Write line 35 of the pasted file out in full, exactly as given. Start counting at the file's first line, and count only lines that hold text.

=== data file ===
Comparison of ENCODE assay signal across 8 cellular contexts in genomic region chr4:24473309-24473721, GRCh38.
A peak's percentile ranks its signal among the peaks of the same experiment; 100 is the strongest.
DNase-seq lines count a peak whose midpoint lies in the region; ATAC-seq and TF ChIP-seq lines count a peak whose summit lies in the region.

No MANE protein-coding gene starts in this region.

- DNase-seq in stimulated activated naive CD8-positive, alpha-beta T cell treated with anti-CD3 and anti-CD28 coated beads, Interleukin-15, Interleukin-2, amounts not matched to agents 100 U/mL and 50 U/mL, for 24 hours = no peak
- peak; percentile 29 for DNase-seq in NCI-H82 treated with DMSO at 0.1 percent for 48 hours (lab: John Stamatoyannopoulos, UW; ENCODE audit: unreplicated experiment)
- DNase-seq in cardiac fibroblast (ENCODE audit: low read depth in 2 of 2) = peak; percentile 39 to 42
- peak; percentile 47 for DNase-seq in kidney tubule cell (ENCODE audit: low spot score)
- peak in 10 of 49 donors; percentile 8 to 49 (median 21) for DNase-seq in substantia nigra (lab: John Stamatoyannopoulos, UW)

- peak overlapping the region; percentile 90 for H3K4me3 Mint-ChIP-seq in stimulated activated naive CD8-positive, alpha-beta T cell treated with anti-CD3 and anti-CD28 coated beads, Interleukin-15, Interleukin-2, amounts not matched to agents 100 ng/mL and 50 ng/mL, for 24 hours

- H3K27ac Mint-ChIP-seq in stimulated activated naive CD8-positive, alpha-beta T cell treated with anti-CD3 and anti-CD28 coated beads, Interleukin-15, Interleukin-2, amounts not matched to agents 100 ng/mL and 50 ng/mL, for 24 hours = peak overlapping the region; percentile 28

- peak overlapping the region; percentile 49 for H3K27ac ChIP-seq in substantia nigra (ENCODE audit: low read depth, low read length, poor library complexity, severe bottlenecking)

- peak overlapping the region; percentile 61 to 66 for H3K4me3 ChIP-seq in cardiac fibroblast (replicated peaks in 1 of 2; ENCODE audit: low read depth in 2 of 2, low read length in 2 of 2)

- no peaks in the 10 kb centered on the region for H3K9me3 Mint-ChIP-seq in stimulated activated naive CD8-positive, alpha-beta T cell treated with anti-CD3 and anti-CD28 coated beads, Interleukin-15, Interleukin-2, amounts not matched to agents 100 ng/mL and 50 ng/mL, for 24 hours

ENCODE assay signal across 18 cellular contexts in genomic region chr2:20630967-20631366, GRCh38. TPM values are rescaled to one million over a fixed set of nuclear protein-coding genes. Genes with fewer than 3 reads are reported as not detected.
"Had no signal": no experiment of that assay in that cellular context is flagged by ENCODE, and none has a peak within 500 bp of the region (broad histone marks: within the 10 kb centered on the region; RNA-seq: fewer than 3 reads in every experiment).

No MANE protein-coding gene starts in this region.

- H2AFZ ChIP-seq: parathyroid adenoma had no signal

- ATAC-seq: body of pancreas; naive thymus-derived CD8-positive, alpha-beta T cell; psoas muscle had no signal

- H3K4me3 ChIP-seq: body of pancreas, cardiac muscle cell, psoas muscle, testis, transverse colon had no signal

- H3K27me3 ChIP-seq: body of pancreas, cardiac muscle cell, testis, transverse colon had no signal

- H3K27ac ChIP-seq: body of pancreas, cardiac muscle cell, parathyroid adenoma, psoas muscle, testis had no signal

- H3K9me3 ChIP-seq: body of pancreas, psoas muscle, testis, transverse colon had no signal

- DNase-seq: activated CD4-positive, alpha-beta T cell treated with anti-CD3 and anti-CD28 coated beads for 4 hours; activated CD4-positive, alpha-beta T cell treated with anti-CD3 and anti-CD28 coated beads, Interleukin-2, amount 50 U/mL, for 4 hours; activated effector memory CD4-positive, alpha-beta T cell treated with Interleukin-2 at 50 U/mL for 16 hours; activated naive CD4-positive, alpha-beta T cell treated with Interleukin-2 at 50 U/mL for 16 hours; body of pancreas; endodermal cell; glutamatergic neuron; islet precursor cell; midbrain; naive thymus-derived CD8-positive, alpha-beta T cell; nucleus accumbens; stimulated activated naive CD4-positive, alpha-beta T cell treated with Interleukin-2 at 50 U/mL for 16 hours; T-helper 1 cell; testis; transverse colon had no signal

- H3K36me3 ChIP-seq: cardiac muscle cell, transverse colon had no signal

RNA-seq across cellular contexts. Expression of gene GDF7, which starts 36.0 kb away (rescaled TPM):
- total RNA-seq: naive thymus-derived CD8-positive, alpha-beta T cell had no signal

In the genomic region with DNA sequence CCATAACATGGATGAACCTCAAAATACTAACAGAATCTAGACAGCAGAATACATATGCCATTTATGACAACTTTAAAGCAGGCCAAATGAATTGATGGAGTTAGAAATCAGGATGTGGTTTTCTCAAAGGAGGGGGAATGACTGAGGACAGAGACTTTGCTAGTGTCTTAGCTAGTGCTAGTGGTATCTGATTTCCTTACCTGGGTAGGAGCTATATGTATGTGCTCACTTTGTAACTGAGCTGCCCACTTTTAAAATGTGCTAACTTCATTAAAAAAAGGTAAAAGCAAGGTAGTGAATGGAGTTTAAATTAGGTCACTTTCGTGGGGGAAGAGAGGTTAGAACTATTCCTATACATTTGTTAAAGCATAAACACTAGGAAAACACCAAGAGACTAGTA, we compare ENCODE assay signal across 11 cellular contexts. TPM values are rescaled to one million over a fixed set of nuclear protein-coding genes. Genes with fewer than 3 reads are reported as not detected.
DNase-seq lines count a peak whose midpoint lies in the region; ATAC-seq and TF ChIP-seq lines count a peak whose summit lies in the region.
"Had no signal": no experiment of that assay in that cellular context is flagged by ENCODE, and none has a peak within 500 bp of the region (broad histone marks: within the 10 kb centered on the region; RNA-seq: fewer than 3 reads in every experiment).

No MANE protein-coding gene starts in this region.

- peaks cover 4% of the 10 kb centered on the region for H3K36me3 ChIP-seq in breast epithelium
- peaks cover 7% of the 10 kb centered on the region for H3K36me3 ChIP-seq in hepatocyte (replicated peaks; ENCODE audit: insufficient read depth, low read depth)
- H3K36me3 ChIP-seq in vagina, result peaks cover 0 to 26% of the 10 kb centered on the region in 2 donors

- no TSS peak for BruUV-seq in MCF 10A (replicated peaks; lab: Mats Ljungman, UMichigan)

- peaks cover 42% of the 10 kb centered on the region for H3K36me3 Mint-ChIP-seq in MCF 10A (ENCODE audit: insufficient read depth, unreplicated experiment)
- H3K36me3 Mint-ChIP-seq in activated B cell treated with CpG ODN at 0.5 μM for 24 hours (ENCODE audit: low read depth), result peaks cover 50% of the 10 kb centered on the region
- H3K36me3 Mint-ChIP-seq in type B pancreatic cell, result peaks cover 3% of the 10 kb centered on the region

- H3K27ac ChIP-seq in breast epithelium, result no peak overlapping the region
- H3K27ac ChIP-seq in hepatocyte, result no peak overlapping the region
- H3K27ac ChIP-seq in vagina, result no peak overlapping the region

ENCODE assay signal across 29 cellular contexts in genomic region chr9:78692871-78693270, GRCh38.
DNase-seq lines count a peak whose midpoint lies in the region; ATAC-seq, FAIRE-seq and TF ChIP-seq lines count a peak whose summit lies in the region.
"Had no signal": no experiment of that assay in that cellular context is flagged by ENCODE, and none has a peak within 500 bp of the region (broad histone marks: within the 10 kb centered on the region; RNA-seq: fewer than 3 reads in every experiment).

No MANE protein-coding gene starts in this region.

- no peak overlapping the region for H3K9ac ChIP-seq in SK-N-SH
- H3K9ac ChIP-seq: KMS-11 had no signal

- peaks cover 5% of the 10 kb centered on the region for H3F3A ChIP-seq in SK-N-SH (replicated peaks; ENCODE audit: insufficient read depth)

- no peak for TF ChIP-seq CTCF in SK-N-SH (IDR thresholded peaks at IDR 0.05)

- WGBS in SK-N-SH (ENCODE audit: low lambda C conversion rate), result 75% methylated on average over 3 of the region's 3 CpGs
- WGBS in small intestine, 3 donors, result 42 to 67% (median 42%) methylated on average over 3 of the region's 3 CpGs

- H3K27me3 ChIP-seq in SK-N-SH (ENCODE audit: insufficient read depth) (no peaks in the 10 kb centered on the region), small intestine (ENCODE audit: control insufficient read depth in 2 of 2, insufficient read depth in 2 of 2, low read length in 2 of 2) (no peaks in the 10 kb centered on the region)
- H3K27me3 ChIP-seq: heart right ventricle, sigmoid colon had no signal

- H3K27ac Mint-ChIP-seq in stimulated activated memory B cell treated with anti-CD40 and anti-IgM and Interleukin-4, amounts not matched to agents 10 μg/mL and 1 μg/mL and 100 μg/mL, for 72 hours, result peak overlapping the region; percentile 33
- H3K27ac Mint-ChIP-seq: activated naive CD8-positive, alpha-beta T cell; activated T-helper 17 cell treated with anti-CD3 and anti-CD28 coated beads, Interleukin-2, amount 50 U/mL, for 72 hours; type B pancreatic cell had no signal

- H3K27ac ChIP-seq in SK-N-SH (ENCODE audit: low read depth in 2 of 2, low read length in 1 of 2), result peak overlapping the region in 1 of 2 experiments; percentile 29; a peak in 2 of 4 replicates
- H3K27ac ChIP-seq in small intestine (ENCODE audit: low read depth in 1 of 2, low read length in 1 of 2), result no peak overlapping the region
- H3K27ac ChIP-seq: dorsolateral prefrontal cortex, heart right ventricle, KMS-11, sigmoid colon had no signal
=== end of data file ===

- no TSS peak for BruUV-seq in MCF 10A (replicated peaks; lab: Mats Ljungman, UMichigan)